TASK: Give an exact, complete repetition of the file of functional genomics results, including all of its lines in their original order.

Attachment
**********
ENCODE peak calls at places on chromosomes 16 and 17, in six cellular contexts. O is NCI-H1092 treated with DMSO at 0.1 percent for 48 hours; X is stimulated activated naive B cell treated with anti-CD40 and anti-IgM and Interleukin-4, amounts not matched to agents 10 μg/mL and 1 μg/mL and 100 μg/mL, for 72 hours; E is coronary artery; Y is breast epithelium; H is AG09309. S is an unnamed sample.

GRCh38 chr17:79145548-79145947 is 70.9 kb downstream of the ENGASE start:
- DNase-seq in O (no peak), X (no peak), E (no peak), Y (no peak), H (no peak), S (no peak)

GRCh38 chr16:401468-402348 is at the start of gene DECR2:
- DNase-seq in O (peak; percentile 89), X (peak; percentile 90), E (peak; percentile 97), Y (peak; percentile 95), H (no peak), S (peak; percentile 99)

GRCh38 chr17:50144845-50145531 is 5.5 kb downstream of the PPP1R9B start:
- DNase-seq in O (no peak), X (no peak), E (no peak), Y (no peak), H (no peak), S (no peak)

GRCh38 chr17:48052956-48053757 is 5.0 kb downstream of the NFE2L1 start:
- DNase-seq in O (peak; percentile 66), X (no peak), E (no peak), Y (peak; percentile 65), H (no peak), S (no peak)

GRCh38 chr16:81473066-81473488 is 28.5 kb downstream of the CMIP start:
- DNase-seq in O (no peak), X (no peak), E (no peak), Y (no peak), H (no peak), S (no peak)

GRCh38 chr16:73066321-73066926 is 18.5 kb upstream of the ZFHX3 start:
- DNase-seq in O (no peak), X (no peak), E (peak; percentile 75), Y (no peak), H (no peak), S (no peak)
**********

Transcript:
ENCODE peak calls at places on chromosomes 16 and 17, in six cellular contexts. O is NCI-H1092 treated with DMSO at 0.1 percent for 48 hours; X is stimulated activated naive B cell treated with anti-CD40 and anti-IgM and Interleukin-4, amounts not matched to agents 10 μg/mL and 1 μg/mL and 100 μg/mL, for 72 hours; E is coronary artery; Y is breast epithelium; H is AG09309. S is an unnamed sample.

GRCh38 chr17:79145548-79145947 is 70.9 kb downstream of the ENGASE start:
- DNase-seq in O (no peak), X (no peak), E (no peak), Y (no peak), H (no peak), S (no peak)

GRCh38 chr16:401468-402348 is at the start of gene DECR2:
- DNase-seq in O (peak; percentile 89), X (peak; percentile 90), E (peak; percentile 97), Y (peak; percentile 95), H (no peak), S (peak; percentile 99)

GRCh38 chr17:50144845-50145531 is 5.5 kb downstream of the PPP1R9B start:
- DNase-seq in O (no peak), X (no peak), E (no peak), Y (no peak), H (no peak), S (no peak)

GRCh38 chr17:48052956-48053757 is 5.0 kb downstream of the NFE2L1 start:
- DNase-seq in O (peak; percentile 66), X (no peak), E (no peak), Y (peak; percentile 65), H (no peak), S (no peak)

GRCh38 chr16:81473066-81473488 is 28.5 kb downstream of the CMIP start:
- DNase-seq in O (no peak), X (no peak), E (no peak), Y (no peak), H (no peak), S (no peak)

GRCh38 chr16:73066321-73066926 is 18.5 kb upstream of the ZFHX3 start:
- DNase-seq in O (no peak), X (no peak), E (peak; percentile 75), Y (no peak), H (no peak), S (no peak)